You can debate why the United States has the world’s largest inmate population, with some 2.2 million people in prisons and jails (China is second, with 1.5 million), as well as the world’s highest incarceration rate, with 690 out of every 100,000 people locked up (the next major nation is Russia, with 440). You can also debate, as scholars and criminal justice authorities do, why America’s incarceration rate has shot up dramatically, more than sixfold over the past century. What can’t be disputed, though, is that this phenomenon has unacknowledged ripple effects that reach far beyond the inmates themselves—to their extended families, the wider social fabric, the nation’s history.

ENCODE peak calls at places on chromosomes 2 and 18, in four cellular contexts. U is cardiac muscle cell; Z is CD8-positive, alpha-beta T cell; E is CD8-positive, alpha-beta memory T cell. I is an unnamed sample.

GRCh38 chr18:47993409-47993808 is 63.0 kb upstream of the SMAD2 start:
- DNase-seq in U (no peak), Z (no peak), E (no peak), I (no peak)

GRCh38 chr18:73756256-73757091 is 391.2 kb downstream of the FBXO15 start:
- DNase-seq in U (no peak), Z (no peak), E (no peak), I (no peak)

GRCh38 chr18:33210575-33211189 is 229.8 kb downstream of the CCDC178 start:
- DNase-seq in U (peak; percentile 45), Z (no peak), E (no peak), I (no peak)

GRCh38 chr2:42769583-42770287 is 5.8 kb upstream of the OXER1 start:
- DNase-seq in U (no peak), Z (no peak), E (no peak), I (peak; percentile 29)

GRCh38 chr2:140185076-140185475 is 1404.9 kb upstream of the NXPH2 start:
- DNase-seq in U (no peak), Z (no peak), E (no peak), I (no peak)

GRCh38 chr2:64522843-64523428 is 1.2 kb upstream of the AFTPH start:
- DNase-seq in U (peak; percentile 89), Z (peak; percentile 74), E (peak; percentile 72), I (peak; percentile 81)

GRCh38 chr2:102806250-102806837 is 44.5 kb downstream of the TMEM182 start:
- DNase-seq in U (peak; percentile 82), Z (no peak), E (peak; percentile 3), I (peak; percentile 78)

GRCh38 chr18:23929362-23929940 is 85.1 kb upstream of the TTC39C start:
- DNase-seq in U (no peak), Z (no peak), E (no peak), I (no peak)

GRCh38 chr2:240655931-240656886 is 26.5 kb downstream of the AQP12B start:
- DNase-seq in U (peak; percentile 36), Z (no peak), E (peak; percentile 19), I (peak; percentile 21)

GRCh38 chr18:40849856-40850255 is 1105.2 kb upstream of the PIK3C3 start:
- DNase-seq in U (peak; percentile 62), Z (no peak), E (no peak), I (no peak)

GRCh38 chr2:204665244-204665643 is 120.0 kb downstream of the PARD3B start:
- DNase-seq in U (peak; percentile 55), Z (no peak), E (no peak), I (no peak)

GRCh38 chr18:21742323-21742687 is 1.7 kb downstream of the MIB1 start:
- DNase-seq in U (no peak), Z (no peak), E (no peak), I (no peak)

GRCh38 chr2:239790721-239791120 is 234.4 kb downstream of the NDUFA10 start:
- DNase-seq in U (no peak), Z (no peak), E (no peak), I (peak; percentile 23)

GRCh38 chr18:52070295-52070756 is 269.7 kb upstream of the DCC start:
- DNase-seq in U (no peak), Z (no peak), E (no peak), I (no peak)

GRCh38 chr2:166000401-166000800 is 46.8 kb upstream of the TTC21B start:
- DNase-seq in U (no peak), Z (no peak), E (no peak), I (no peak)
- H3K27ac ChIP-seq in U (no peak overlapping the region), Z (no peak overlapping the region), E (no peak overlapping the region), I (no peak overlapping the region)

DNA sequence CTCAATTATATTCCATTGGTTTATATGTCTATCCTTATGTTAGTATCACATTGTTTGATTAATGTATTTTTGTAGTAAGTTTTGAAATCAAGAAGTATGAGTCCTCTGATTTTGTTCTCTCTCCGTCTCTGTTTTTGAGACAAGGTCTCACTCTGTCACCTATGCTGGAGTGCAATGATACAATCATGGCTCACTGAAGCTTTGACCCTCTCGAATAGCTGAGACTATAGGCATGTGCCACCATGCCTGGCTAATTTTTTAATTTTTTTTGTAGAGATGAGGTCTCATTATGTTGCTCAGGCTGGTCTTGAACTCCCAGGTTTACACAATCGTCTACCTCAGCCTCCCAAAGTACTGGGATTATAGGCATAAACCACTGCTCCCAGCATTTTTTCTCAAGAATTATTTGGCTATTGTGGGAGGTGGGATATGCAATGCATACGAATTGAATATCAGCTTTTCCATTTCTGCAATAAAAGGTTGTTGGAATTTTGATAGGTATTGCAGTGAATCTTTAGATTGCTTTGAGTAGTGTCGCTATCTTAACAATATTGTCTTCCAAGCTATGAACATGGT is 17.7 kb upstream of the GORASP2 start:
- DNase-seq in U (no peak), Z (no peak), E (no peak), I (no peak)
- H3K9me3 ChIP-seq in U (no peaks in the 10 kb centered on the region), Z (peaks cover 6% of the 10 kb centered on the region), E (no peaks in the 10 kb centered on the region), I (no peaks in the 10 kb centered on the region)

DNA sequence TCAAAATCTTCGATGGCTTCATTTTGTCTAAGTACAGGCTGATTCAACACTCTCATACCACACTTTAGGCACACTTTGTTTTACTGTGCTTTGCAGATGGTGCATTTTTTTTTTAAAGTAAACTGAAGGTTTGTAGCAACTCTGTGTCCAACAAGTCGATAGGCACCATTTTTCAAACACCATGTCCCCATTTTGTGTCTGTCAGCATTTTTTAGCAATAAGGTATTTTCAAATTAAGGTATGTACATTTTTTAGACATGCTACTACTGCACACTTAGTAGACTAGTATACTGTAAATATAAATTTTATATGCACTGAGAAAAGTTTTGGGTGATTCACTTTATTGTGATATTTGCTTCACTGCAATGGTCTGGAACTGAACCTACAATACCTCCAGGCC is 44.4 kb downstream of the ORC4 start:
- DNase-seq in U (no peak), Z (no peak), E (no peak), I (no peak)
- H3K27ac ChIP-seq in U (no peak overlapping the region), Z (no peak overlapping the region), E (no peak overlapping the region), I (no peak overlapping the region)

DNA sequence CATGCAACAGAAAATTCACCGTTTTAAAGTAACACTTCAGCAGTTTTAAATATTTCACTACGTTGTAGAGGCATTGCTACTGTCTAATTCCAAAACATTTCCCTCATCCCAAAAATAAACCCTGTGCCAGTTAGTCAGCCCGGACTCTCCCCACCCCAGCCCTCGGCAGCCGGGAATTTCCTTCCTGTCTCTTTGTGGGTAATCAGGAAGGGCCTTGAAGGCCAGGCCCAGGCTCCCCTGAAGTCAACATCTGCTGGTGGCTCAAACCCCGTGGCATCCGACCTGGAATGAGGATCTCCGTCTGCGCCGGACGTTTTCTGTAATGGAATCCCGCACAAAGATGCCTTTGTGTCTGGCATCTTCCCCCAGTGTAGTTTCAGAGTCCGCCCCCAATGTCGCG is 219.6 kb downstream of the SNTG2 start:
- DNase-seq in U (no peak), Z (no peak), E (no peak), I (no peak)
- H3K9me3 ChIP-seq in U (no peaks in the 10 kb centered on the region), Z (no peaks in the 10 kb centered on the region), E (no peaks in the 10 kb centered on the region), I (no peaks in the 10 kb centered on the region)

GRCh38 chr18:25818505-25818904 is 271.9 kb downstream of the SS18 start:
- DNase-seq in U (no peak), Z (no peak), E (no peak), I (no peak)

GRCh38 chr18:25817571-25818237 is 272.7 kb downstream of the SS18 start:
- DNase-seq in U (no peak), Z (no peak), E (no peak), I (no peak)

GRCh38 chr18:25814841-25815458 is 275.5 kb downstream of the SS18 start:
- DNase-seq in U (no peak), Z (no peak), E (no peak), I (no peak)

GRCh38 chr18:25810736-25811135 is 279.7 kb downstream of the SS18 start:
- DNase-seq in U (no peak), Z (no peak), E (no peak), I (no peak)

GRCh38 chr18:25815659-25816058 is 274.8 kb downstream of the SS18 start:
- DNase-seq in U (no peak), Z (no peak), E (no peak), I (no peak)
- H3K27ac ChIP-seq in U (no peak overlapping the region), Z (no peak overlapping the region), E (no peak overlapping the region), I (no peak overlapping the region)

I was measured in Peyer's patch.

Our special “American Incarceration” project documents a few of these troubling consequences. “Exoneration” is a cautionary tale about tragic failures in the criminal justice system. “Suspicion” shows that the impulse to incarcerate an entire racial or ethnic group causes harm that can last generations. “Innocence” reminds us that a prison sentence meted out to a parent—and the United States has the world’s highest incarceration rate for women—also, inevitably, affects their children.
From left to right: After 39 years in prison, Ricky Jackson is finally a free man; Japanese Americans head into internment in 1942; a Maryland boy (in red) has an inmate mom. (Credits: Annie Flanagan; MOHAI / Seattle Post-Intelligencer; Marc Isaac)